Manners & Protocols in Chewa Culture
MANNERS AND PROTOCOLS
Among the Chewa, there is evident interdependence in the community. This way of life explains the notion of sharing among people of the same community and households. The Chewa have many proverbs that promote dependence on fellow human beings while discouraging independent ways of life or individualism. The following are examples of common Chewa proverbs that support the point:
a). Kali kokhankanyama; aliawirindianthu. One is an animal; two are humans (Two are better than one)
b). Ichinchiyani, nkulingamuliawiri. It takes the company of two for one to ask: what is this?
c).Mutuumodzisusenza denga. One head does not carry a roof.
d) Chalachimodzisichiswansabwe. One finger does not kill a louse.
e) Chikunichimodzisichipsetsamphika. One piece of wood does not cook a meal.
These proverbial examples support the notion of human interdependence among the Chewa. The following proverbs specifically encourage the spirit of sharing:
a).Kachipandekathererekamakomankuyenderana. An okra meal is meaningful where there is reciprocal visitation [between neighbors].
b). Mnzakoakakutikonzu, nawensoumatikonzu. When someone does something good to you, do likewise.
In addition to proverbs, communities are strengthened by the tradition of gathering for meals. For example, Chewa meals are made of thick porridge (nsima) made from maize flour and a side plate of either vegetables or meat (ndiwo). Several people sit around the dish and pick a portion of nsima, followed by ndiwo using hands in what is called Chidyerano. As the people eat the food from one plate, they give each other turns. It is considered bad manners to have more than one hand in a plate simultaneously during a shared meal.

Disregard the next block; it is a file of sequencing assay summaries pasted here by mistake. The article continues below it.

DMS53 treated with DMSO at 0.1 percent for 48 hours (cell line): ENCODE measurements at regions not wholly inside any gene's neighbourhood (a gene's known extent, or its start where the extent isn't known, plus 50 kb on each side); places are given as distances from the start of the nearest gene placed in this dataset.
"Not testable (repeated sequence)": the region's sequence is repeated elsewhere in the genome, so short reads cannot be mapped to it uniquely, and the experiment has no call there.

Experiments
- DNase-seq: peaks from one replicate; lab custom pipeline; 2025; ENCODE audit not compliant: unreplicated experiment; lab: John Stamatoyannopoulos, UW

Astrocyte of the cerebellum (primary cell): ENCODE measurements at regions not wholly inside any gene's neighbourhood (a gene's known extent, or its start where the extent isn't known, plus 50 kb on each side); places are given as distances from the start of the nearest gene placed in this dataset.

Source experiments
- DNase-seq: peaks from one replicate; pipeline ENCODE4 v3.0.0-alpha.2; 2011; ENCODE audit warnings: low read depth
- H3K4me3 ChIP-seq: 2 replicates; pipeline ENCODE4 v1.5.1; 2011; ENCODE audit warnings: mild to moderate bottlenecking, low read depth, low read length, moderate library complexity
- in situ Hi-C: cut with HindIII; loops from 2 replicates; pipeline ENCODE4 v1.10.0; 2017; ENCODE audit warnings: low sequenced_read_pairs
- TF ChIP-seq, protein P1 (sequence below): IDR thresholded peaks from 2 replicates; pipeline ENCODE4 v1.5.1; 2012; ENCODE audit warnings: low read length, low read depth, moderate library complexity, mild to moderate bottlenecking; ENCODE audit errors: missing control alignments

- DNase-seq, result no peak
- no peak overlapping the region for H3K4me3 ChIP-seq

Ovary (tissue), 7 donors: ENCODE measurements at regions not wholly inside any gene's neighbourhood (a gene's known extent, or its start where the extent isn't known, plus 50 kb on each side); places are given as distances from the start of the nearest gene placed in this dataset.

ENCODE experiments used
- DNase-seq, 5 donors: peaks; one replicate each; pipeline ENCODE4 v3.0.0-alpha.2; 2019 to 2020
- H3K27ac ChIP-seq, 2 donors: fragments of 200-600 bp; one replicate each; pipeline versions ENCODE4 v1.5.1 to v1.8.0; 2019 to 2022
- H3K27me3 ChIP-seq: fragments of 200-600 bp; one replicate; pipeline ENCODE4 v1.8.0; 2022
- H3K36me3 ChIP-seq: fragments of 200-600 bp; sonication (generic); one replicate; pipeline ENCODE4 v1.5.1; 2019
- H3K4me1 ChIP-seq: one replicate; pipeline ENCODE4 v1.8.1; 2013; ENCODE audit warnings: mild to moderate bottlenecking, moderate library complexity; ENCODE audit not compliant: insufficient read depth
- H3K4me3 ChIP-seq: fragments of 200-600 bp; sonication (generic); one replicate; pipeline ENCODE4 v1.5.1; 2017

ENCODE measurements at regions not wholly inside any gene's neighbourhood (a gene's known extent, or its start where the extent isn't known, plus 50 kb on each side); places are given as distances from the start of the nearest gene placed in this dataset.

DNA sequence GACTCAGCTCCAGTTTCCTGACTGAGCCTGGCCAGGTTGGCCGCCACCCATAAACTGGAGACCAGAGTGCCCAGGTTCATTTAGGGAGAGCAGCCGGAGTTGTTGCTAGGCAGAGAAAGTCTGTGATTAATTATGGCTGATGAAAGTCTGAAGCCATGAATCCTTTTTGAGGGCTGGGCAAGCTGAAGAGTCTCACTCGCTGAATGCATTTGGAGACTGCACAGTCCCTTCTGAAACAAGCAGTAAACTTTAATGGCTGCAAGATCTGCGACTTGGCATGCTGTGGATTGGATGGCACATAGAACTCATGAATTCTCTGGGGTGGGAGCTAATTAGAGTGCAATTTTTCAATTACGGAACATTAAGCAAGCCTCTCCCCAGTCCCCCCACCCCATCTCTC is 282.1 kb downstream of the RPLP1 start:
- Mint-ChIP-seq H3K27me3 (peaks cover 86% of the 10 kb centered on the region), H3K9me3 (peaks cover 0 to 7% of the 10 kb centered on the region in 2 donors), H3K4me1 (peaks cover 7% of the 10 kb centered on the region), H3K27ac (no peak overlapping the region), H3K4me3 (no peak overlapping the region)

Sharing food and taking turns to eat from the same plate(s) may no longer be practiced in many households.
The Chewa cultivate maize, vegetables, tobacco, millet, and nuts for food and profit. They usually have fields away from the town where they grow a wide range of crops. Fishing is also a source of income for them.
The Phiri and the Banda are the two prominent clans among the Chewa people. The Phiri are well known for upholding kingship, while the Banda people are mainly associated with magic and healings. Some Chewa people reside in a traditional community of 50 homes. A village is typically made up of families who are related through blood or marriage. Each village has its own chief who is in charge of it.
The king of Chewa people in Malawi, Mozambique, and Zambia is KalongaGawaUndi. Every year in August, Chewa people from Malawi, Zambia, and Mozambique celebrate the Kulamba ceremony at their headquarters in Katete district in Zambia.